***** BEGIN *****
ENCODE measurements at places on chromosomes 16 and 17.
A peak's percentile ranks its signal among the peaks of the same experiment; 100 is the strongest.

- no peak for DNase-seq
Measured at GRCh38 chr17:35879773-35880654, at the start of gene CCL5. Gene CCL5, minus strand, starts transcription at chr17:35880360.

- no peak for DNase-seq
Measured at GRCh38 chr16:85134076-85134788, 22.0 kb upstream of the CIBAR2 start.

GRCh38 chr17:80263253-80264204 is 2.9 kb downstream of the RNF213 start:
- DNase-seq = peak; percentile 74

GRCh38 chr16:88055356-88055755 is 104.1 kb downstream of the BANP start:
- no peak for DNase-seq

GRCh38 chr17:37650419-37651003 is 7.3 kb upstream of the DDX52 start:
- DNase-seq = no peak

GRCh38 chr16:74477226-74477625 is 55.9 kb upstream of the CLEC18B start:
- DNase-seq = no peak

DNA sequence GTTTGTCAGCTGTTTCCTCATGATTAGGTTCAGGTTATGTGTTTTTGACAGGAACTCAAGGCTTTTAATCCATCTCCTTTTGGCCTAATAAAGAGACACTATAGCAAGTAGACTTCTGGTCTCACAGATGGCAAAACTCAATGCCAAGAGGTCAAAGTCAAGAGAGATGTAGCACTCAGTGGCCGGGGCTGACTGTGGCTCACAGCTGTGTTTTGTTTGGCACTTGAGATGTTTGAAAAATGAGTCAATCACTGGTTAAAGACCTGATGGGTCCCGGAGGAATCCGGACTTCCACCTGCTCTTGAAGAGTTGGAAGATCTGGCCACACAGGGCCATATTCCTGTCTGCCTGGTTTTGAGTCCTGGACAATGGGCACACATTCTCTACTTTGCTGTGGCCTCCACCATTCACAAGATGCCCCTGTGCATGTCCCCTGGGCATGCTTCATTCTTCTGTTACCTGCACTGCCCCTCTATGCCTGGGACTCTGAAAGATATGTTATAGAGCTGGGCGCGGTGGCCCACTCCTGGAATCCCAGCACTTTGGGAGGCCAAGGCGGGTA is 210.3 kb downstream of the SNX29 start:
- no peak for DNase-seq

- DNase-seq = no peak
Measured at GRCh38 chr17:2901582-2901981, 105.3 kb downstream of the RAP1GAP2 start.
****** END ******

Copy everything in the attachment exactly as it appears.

ENCODE measurements at places on chromosomes 16 and 17.
A peak's percentile ranks its signal among the peaks of the same experiment; 100 is the strongest.

- no peak for DNase-seq
Measured at GRCh38 chr17:35879773-35880654, at the start of gene CCL5. Gene CCL5, minus strand, starts transcription at chr17:35880360.

- no peak for DNase-seq
Measured at GRCh38 chr16:85134076-85134788, 22.0 kb upstream of the CIBAR2 start.

GRCh38 chr17:80263253-80264204 is 2.9 kb downstream of the RNF213 start:
- DNase-seq = peak; percentile 74

GRCh38 chr16:88055356-88055755 is 104.1 kb downstream of the BANP start:
- no peak for DNase-seq

GRCh38 chr17:37650419-37651003 is 7.3 kb upstream of the DDX52 start:
- DNase-seq = no peak

GRCh38 chr16:74477226-74477625 is 55.9 kb upstream of the CLEC18B start:
- DNase-seq = no peak

DNA sequence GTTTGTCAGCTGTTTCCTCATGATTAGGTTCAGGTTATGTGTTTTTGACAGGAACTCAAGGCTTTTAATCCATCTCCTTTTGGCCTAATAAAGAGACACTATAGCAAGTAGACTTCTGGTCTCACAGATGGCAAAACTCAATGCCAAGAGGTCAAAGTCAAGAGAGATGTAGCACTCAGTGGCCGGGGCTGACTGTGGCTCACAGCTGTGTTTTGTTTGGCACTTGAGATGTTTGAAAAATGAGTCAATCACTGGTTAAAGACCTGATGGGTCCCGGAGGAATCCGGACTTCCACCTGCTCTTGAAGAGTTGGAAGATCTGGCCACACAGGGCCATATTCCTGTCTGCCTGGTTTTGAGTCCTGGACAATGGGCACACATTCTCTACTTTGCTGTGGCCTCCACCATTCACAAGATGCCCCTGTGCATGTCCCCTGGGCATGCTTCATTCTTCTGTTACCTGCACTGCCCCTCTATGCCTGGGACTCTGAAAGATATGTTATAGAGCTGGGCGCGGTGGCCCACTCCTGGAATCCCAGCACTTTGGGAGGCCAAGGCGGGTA is 210.3 kb downstream of the SNX29 start:
- no peak for DNase-seq

- DNase-seq = no peak
Measured at GRCh38 chr17:2901582-2901981, 105.3 kb downstream of the RAP1GAP2 start.